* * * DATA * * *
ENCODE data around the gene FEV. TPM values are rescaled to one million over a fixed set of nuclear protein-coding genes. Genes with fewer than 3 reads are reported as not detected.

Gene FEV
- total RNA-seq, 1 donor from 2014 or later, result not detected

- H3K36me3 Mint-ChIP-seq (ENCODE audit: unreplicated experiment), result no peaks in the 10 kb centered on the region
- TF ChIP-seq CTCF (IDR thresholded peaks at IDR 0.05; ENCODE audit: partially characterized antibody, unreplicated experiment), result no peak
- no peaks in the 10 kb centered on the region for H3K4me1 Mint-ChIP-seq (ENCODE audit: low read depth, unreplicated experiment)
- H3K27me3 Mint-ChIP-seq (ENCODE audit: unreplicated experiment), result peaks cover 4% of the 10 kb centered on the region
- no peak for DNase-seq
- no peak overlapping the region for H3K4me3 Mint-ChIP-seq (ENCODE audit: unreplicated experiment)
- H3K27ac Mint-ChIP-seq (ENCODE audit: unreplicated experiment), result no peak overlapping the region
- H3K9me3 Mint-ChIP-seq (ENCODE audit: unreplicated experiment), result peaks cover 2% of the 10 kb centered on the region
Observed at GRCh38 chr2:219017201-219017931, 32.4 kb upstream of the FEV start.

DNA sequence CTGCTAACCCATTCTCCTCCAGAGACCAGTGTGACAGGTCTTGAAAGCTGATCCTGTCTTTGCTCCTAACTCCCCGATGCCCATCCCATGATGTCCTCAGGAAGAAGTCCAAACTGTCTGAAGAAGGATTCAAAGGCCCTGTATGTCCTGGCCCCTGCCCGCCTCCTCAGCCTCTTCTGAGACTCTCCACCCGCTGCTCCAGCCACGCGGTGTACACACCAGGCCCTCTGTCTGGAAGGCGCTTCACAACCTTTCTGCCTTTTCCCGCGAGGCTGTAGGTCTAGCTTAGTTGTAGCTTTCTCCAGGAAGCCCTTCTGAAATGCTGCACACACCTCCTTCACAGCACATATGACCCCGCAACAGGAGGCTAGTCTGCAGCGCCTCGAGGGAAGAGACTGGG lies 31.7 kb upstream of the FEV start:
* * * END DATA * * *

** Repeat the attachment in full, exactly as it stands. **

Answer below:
ENCODE data around the gene FEV. TPM values are rescaled to one million over a fixed set of nuclear protein-coding genes. Genes with fewer than 3 reads are reported as not detected.

Gene FEV
- total RNA-seq, 1 donor from 2014 or later, result not detected

- H3K36me3 Mint-ChIP-seq (ENCODE audit: unreplicated experiment), result no peaks in the 10 kb centered on the region
- TF ChIP-seq CTCF (IDR thresholded peaks at IDR 0.05; ENCODE audit: partially characterized antibody, unreplicated experiment), result no peak
- no peaks in the 10 kb centered on the region for H3K4me1 Mint-ChIP-seq (ENCODE audit: low read depth, unreplicated experiment)
- H3K27me3 Mint-ChIP-seq (ENCODE audit: unreplicated experiment), result peaks cover 4% of the 10 kb centered on the region
- no peak for DNase-seq
- no peak overlapping the region for H3K4me3 Mint-ChIP-seq (ENCODE audit: unreplicated experiment)
- H3K27ac Mint-ChIP-seq (ENCODE audit: unreplicated experiment), result no peak overlapping the region
- H3K9me3 Mint-ChIP-seq (ENCODE audit: unreplicated experiment), result peaks cover 2% of the 10 kb centered on the region
Observed at GRCh38 chr2:219017201-219017931, 32.4 kb upstream of the FEV start.

DNA sequence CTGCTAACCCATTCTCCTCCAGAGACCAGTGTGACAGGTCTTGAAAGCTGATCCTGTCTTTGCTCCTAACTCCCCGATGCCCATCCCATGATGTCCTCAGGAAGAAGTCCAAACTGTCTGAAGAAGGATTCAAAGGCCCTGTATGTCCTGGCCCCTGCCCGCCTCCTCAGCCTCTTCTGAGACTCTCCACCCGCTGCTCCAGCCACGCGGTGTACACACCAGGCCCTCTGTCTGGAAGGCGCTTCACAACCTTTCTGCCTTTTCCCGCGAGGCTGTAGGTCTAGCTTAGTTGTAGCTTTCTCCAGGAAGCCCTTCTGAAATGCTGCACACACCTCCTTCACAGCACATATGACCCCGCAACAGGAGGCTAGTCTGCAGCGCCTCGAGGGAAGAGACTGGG lies 31.7 kb upstream of the FEV start: